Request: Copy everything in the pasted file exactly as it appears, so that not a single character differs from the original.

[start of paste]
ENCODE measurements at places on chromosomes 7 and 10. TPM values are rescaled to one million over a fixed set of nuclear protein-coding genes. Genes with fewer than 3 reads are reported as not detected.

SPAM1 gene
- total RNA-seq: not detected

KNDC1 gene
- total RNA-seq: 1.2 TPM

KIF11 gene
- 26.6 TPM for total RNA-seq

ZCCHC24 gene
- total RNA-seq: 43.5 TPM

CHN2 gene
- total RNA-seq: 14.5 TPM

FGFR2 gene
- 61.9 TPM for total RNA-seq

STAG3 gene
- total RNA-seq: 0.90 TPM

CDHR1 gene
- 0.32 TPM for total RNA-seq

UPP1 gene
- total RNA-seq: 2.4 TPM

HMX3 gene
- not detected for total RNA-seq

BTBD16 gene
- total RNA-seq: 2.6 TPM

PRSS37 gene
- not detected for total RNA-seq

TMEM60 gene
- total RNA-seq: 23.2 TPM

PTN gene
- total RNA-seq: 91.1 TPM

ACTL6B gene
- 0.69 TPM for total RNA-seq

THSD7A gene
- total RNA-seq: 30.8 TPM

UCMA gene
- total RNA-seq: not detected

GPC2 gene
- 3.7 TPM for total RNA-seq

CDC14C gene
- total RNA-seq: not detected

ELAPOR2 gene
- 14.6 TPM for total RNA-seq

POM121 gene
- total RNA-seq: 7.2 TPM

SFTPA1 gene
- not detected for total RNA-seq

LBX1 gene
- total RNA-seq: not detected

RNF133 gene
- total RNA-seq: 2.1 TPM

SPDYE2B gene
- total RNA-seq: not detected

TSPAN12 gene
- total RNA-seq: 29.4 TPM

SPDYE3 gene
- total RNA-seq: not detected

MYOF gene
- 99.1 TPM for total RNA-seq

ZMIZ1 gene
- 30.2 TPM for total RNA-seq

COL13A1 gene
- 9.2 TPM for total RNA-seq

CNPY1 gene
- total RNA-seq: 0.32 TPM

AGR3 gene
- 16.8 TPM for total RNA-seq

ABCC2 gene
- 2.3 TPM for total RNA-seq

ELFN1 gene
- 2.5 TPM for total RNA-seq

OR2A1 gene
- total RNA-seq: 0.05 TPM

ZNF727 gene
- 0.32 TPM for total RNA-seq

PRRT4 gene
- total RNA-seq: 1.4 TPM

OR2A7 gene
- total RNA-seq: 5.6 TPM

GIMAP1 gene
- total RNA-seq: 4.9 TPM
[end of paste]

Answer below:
ENCODE measurements at places on chromosomes 7 and 10. TPM values are rescaled to one million over a fixed set of nuclear protein-coding genes. Genes with fewer than 3 reads are reported as not detected.

SPAM1 gene
- total RNA-seq: not detected

KNDC1 gene
- total RNA-seq: 1.2 TPM

KIF11 gene
- 26.6 TPM for total RNA-seq

ZCCHC24 gene
- total RNA-seq: 43.5 TPM

CHN2 gene
- total RNA-seq: 14.5 TPM

FGFR2 gene
- 61.9 TPM for total RNA-seq

STAG3 gene
- total RNA-seq: 0.90 TPM

CDHR1 gene
- 0.32 TPM for total RNA-seq

UPP1 gene
- total RNA-seq: 2.4 TPM

HMX3 gene
- not detected for total RNA-seq

BTBD16 gene
- total RNA-seq: 2.6 TPM

PRSS37 gene
- not detected for total RNA-seq

TMEM60 gene
- total RNA-seq: 23.2 TPM

PTN gene
- total RNA-seq: 91.1 TPM

ACTL6B gene
- 0.69 TPM for total RNA-seq

THSD7A gene
- total RNA-seq: 30.8 TPM

UCMA gene
- total RNA-seq: not detected

GPC2 gene
- 3.7 TPM for total RNA-seq

CDC14C gene
- total RNA-seq: not detected

ELAPOR2 gene
- 14.6 TPM for total RNA-seq

POM121 gene
- total RNA-seq: 7.2 TPM

SFTPA1 gene
- not detected for total RNA-seq

LBX1 gene
- total RNA-seq: not detected

RNF133 gene
- total RNA-seq: 2.1 TPM

SPDYE2B gene
- total RNA-seq: not detected

TSPAN12 gene
- total RNA-seq: 29.4 TPM

SPDYE3 gene
- total RNA-seq: not detected

MYOF gene
- 99.1 TPM for total RNA-seq

ZMIZ1 gene
- 30.2 TPM for total RNA-seq

COL13A1 gene
- 9.2 TPM for total RNA-seq

CNPY1 gene
- total RNA-seq: 0.32 TPM

AGR3 gene
- 16.8 TPM for total RNA-seq

ABCC2 gene
- 2.3 TPM for total RNA-seq

ELFN1 gene
- 2.5 TPM for total RNA-seq

OR2A1 gene
- total RNA-seq: 0.05 TPM

ZNF727 gene
- 0.32 TPM for total RNA-seq

PRRT4 gene
- total RNA-seq: 1.4 TPM

OR2A7 gene
- total RNA-seq: 5.6 TPM

GIMAP1 gene
- total RNA-seq: 4.9 TPM